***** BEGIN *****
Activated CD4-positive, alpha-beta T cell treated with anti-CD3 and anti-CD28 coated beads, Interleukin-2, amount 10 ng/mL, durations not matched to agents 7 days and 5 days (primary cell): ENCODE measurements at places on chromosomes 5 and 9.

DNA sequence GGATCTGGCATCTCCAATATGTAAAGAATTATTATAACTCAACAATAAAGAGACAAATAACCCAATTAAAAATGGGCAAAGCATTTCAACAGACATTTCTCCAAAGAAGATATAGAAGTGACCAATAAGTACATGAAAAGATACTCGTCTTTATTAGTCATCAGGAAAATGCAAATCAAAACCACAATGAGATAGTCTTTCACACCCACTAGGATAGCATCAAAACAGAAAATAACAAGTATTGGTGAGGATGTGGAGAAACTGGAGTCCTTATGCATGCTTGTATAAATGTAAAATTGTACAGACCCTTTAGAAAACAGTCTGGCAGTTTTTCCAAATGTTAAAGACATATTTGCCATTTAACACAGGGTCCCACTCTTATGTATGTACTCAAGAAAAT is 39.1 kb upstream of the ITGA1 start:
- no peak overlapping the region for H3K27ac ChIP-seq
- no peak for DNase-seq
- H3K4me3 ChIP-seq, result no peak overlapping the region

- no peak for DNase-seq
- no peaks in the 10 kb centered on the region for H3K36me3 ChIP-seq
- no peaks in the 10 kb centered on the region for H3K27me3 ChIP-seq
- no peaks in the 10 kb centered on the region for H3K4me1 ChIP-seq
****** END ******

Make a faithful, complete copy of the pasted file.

Activated CD4-positive, alpha-beta T cell treated with anti-CD3 and anti-CD28 coated beads, Interleukin-2, amount 10 ng/mL, durations not matched to agents 7 days and 5 days (primary cell): ENCODE measurements at places on chromosomes 5 and 9.

DNA sequence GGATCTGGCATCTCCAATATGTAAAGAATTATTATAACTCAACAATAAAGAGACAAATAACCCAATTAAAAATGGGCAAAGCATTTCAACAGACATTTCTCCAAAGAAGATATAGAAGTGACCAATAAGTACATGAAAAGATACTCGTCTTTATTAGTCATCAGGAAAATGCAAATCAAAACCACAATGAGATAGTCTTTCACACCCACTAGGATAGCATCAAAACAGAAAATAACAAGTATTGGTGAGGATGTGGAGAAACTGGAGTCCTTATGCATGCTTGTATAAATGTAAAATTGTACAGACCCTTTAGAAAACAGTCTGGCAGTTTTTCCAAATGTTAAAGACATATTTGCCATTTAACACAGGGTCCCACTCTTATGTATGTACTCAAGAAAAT is 39.1 kb upstream of the ITGA1 start:
- no peak overlapping the region for H3K27ac ChIP-seq
- no peak for DNase-seq
- H3K4me3 ChIP-seq, result no peak overlapping the region

- no peak for DNase-seq
- no peaks in the 10 kb centered on the region for H3K36me3 ChIP-seq
- no peaks in the 10 kb centered on the region for H3K27me3 ChIP-seq
- no peaks in the 10 kb centered on the region for H3K4me1 ChIP-seq